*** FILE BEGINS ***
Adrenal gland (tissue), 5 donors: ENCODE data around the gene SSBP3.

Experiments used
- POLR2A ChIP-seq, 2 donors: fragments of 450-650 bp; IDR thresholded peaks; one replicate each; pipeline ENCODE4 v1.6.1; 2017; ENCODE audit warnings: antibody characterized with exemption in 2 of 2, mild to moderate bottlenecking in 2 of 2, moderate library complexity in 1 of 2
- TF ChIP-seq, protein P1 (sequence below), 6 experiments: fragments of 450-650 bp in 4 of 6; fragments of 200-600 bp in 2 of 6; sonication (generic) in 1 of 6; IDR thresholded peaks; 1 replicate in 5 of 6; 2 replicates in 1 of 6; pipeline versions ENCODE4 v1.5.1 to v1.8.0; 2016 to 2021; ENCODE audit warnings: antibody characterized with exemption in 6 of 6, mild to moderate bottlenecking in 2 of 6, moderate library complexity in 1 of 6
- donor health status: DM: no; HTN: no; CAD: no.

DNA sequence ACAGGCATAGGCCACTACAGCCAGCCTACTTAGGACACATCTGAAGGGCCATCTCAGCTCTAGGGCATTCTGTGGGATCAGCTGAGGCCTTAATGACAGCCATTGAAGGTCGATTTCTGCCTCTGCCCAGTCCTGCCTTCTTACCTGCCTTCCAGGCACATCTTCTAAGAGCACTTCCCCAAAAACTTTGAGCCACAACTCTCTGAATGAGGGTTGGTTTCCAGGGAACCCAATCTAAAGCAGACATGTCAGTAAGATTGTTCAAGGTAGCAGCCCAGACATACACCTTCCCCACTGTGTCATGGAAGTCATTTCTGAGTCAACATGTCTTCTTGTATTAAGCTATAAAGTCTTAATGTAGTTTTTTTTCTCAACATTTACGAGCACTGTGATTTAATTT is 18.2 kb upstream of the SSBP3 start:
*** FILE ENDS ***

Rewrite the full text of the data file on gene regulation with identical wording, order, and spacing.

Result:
Adrenal gland (tissue), 5 donors: ENCODE data around the gene SSBP3.

Experiments used
- POLR2A ChIP-seq, 2 donors: fragments of 450-650 bp; IDR thresholded peaks; one replicate each; pipeline ENCODE4 v1.6.1; 2017; ENCODE audit warnings: antibody characterized with exemption in 2 of 2, mild to moderate bottlenecking in 2 of 2, moderate library complexity in 1 of 2
- TF ChIP-seq, protein P1 (sequence below), 6 experiments: fragments of 450-650 bp in 4 of 6; fragments of 200-600 bp in 2 of 6; sonication (generic) in 1 of 6; IDR thresholded peaks; 1 replicate in 5 of 6; 2 replicates in 1 of 6; pipeline versions ENCODE4 v1.5.1 to v1.8.0; 2016 to 2021; ENCODE audit warnings: antibody characterized with exemption in 6 of 6, mild to moderate bottlenecking in 2 of 6, moderate library complexity in 1 of 6
- donor health status: DM: no; HTN: no; CAD: no.

DNA sequence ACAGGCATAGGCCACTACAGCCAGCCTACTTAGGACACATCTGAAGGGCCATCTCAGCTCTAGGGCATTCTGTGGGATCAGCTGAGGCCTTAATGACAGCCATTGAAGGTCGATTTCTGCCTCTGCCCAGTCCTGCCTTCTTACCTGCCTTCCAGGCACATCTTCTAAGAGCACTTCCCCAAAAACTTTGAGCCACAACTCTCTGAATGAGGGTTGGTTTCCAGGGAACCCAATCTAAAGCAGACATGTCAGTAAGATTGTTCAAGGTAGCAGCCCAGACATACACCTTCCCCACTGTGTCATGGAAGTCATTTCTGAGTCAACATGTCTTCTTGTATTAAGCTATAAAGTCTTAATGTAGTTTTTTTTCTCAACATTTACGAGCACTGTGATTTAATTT is 18.2 kb upstream of the SSBP3 start: